Isoprostanes and asthma.
Isoprostanes are prostaglandin (PG)-like compounds generated in vivo following oxidative stress by non-enzymatic peroxidation of polyunsaturated fatty acids, including arachidonic acid. They are named based on their prostane ring structure and by the localization of hydroxyl groups on the carbon side chain; these structural differences result in a broad array of isoprostane molecules with varying biological properties. Generation of specific isoprostanes is also regulated by host cell redox conditions; reducing conditions favor F₂-isoprostane production while under conditions with deficient antioxidant capacity, D₂- and E₂-isoprostanes are formed. F₂-isoprostanes (F₂-isoP) are considered reliable markers of oxidative stress in pulmonary diseases including asthma. Importantly, F₂-isoP and other isoprostanes function as ligands for PG receptors, and potentially other receptors that have not yet been identified. They have been reported to have important biological properties in many organs. In the lung, isoprostanes regulate cellular processes affecting airway smooth muscle tone, neural secretion, epithelial ion flux, endothelial cell adhesion and permeability, and macrophage adhesion and function. In this review, we will summarize the evidence that F₂-isoP functions as a marker of oxidative stress in asthma, and that F₂-isoP and other isoprostanes exert biological effects that contribute to the pathogenesis of asthma. This article is part of a Special Issue entitled Biochemistry of Asthma.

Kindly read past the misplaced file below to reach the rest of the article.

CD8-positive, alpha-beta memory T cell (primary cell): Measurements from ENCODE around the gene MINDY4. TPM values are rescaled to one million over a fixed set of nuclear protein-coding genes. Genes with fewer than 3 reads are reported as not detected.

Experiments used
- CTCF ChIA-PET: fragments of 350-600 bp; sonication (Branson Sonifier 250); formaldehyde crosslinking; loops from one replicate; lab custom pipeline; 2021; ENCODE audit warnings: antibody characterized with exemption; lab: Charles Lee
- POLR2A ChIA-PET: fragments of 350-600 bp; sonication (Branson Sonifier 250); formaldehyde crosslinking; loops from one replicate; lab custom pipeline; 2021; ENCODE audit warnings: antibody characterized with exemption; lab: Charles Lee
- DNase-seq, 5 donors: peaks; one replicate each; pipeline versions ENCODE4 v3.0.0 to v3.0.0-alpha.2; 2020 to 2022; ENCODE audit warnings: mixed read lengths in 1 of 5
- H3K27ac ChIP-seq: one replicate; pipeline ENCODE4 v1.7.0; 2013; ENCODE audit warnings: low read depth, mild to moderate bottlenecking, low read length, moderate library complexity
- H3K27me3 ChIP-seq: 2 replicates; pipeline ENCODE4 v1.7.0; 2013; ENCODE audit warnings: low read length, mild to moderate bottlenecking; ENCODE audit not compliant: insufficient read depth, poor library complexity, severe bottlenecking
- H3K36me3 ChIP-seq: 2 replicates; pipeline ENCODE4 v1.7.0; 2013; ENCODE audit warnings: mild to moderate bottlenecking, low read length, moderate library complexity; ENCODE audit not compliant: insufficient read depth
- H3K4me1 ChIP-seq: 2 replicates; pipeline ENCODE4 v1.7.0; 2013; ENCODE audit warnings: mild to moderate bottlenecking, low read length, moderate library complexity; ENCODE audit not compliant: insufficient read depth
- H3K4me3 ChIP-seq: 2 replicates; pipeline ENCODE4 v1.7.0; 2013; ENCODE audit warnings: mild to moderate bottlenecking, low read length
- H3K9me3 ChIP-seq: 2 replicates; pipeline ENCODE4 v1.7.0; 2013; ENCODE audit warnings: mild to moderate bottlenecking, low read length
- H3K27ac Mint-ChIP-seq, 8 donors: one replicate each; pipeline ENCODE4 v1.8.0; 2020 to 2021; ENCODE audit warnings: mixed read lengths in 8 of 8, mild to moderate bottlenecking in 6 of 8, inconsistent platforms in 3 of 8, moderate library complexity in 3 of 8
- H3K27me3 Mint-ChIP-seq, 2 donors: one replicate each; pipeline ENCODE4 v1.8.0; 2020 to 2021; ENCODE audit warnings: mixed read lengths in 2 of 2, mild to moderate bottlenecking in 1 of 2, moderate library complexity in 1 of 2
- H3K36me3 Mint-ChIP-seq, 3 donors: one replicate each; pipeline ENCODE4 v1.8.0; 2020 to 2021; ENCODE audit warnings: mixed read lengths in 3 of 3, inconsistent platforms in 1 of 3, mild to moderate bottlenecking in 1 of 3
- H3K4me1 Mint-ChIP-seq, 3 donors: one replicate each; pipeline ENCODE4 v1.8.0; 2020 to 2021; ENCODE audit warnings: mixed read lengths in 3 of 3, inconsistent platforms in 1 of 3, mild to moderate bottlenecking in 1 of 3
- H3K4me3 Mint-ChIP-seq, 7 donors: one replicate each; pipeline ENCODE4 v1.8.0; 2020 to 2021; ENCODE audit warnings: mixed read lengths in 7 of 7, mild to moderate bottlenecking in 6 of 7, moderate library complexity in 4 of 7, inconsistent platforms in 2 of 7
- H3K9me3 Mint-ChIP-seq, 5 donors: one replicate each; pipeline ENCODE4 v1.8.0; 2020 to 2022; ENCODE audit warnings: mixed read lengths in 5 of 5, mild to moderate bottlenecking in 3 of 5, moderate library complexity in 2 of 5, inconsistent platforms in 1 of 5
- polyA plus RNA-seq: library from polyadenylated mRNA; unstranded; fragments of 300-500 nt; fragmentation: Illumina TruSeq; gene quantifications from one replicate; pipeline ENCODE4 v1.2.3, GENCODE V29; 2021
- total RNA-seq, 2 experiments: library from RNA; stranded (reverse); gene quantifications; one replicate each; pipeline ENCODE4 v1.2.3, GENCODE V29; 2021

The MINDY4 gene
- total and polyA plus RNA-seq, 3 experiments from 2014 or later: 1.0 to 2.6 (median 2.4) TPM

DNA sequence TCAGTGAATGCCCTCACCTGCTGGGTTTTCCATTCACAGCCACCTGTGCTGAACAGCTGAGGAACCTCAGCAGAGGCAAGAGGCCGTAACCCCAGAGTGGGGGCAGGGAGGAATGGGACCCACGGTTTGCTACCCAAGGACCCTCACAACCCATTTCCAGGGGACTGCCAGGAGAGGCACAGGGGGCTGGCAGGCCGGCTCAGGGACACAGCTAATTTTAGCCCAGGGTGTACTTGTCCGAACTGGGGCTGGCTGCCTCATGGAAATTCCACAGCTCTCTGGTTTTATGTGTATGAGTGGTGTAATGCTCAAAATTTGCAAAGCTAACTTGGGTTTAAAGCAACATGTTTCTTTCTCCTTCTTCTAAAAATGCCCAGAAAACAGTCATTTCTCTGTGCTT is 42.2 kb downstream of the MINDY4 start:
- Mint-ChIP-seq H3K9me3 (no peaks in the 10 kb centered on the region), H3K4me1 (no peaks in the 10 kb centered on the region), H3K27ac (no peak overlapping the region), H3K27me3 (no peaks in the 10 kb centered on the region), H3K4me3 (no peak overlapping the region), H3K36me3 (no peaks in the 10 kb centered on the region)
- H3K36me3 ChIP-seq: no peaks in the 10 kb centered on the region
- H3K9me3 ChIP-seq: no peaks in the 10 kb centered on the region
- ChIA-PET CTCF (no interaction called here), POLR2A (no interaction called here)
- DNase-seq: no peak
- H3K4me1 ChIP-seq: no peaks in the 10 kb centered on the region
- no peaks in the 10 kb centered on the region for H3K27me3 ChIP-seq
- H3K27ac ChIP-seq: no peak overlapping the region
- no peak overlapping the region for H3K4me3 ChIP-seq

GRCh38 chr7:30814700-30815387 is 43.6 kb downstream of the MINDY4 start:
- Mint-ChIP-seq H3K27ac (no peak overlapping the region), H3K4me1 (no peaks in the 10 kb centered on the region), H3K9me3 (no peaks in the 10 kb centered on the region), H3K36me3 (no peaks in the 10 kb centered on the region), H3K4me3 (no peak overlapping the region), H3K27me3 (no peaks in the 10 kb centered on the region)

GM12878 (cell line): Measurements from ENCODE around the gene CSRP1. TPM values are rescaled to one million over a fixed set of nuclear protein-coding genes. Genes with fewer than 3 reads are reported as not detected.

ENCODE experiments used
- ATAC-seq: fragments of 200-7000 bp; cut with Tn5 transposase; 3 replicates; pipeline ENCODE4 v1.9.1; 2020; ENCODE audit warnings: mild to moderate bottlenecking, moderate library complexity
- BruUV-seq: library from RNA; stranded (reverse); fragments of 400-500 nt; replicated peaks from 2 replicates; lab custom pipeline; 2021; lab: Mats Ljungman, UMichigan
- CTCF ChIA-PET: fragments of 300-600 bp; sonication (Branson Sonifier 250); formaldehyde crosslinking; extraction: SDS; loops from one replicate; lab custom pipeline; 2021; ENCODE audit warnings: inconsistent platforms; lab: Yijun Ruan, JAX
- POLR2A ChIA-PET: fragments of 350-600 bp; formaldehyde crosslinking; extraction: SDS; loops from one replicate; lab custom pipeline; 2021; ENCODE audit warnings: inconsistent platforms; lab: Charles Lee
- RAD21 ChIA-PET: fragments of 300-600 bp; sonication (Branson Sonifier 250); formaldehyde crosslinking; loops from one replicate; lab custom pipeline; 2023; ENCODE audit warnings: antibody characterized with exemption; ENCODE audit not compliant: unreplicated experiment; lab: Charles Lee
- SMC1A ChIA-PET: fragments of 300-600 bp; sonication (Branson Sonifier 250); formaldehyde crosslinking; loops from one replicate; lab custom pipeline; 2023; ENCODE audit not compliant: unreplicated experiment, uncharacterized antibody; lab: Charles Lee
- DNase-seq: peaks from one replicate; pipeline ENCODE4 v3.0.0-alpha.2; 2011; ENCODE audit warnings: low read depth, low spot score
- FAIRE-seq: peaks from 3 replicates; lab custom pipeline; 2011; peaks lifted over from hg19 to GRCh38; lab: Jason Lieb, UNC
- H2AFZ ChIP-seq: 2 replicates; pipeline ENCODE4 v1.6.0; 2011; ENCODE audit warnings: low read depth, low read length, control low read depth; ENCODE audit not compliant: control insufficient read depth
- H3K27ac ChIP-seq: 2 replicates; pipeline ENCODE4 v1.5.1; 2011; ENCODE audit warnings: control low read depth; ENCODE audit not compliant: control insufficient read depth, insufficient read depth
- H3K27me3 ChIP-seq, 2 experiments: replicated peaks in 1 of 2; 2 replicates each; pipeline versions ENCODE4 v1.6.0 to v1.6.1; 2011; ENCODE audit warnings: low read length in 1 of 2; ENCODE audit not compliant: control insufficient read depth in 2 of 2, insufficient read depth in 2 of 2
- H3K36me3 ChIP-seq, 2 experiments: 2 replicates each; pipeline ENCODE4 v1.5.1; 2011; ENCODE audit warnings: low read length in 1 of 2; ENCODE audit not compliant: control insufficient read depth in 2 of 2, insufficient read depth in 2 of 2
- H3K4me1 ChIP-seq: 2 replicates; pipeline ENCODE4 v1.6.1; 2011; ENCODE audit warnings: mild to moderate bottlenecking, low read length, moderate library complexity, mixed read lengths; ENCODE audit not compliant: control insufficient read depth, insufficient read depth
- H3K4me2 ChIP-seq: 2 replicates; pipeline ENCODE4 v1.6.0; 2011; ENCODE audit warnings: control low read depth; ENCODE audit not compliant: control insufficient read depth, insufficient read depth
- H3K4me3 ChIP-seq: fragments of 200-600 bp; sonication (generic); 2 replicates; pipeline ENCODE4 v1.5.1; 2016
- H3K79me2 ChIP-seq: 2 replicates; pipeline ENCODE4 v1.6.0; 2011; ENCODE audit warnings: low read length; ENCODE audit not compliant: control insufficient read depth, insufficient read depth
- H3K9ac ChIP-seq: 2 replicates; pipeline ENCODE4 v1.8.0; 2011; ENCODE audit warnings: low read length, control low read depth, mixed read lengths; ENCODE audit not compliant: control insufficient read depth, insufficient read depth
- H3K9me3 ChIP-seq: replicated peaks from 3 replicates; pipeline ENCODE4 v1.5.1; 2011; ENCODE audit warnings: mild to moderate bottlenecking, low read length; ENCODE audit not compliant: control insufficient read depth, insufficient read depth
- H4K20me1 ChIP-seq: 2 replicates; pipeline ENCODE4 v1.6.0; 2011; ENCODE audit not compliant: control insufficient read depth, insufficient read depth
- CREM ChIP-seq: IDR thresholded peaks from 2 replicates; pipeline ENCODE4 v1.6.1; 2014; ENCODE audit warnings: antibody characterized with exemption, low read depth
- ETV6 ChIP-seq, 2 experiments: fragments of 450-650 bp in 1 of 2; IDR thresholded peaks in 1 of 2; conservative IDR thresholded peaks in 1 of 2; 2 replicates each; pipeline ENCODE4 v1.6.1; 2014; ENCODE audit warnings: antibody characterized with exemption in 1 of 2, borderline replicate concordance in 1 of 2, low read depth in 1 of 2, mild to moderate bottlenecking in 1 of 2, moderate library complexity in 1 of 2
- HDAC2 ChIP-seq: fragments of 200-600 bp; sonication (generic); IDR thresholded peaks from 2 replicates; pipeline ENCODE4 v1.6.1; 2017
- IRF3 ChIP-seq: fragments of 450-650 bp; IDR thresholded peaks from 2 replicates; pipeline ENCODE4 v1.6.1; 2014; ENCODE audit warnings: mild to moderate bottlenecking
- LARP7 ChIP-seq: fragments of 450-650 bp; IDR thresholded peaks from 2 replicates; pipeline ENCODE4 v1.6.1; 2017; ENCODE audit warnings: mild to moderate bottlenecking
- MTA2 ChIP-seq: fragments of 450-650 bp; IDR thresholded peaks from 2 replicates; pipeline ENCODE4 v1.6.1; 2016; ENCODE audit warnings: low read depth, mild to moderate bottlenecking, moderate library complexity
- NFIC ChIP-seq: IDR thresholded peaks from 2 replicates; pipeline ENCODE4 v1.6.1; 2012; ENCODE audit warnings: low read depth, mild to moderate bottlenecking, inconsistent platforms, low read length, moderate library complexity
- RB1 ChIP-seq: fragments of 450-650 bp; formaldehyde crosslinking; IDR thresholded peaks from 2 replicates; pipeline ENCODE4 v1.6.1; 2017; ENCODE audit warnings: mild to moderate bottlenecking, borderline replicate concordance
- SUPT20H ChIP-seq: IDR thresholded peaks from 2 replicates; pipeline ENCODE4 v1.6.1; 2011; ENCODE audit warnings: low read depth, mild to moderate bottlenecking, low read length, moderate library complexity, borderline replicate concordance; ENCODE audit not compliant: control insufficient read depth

Voynow, JA; Kummarapurugu, A
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